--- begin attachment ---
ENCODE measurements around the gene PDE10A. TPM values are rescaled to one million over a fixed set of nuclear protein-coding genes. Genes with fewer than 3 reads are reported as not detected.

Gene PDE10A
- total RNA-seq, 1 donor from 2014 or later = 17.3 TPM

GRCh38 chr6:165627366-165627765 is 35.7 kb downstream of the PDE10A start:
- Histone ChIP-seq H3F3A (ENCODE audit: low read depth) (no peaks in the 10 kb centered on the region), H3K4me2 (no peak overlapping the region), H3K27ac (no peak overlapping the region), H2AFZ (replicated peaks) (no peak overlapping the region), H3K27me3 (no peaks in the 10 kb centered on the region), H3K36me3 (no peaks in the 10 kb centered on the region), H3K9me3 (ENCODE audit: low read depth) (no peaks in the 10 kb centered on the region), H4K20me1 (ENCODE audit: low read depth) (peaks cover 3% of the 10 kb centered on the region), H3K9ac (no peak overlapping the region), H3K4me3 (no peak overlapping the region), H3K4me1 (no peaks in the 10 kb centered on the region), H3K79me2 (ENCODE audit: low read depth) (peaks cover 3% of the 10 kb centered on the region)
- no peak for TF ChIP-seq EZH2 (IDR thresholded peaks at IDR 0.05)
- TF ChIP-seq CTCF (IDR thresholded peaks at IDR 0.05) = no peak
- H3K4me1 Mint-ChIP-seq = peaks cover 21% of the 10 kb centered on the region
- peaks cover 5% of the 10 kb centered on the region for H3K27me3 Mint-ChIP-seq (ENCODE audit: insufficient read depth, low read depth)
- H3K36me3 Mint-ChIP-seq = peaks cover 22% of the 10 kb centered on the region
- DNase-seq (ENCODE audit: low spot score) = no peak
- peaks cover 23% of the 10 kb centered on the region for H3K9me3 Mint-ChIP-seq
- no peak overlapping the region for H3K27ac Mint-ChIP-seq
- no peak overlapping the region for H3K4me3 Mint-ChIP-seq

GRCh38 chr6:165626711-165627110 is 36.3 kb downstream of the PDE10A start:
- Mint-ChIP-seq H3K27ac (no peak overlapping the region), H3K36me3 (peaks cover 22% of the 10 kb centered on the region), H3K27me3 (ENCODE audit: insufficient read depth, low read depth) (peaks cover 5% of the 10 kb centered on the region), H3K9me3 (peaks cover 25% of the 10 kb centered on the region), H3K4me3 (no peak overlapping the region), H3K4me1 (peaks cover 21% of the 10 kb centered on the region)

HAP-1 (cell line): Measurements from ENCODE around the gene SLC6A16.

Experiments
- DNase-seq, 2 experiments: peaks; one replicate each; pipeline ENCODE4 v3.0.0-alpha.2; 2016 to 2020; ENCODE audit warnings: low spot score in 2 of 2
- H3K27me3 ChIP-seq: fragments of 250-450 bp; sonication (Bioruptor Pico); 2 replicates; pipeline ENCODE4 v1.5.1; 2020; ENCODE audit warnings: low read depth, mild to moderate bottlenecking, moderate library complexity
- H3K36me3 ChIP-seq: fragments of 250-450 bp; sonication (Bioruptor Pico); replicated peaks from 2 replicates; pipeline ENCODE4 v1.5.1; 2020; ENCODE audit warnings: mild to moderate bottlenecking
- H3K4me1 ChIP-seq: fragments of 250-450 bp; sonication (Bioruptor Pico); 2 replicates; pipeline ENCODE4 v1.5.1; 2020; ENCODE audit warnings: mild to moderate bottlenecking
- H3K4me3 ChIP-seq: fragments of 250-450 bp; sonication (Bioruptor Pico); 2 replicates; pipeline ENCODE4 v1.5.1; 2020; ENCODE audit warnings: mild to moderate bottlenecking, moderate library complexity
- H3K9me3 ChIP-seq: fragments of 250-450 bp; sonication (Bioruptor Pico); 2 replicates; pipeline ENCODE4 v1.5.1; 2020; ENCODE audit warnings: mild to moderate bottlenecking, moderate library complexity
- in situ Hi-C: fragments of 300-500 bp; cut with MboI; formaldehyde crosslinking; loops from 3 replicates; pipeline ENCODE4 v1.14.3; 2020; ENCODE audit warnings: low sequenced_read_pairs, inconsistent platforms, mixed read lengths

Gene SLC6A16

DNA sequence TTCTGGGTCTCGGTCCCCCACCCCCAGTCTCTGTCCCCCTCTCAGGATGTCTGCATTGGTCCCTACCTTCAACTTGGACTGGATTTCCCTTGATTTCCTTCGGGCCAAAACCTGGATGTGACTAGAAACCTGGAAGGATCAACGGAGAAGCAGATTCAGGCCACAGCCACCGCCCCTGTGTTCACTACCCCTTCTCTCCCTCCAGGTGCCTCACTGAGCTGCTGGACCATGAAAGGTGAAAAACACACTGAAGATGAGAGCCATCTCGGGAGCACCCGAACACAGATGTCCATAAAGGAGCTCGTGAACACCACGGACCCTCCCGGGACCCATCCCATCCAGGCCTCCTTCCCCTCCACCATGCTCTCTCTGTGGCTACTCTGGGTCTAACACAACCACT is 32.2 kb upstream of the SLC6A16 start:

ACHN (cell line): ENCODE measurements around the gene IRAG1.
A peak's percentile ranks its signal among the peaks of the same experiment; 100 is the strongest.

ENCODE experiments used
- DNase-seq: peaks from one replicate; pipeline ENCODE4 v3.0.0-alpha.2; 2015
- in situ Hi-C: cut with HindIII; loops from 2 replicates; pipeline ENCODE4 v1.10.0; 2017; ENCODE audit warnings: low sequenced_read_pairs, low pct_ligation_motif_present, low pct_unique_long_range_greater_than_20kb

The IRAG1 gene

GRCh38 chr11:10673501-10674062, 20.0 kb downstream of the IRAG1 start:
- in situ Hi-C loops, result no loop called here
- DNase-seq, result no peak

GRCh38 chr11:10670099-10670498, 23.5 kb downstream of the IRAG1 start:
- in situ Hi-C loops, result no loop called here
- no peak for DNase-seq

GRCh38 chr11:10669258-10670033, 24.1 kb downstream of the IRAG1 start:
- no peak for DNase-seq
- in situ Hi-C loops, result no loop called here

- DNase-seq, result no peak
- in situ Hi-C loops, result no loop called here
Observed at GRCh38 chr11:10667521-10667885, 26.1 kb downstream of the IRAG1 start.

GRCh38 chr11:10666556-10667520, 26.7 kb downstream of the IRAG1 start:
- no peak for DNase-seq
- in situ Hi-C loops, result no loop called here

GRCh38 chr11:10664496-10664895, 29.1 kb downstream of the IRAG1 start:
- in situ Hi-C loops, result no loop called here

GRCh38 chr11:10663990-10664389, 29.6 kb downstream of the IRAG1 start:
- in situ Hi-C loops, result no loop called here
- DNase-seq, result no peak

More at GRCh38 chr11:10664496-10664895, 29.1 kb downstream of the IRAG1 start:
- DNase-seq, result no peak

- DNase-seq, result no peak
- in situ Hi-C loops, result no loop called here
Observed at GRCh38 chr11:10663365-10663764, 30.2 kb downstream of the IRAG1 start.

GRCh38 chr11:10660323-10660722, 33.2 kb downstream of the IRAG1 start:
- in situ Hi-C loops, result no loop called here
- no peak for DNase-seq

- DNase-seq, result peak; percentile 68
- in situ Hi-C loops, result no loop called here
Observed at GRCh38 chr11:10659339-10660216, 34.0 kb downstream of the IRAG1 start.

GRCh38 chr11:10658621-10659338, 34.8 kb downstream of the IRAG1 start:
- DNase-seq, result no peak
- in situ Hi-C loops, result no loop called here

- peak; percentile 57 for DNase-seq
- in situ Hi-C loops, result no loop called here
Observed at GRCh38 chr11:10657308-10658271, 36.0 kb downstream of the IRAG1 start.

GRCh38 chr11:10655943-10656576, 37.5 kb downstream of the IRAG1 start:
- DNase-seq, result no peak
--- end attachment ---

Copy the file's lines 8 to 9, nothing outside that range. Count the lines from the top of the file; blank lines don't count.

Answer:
- H3K4me1 Mint-ChIP-seq = peaks cover 21% of the 10 kb centered on the region
- peaks cover 5% of the 10 kb centered on the region for H3K27me3 Mint-ChIP-seq (ENCODE audit: insufficient read depth, low read depth)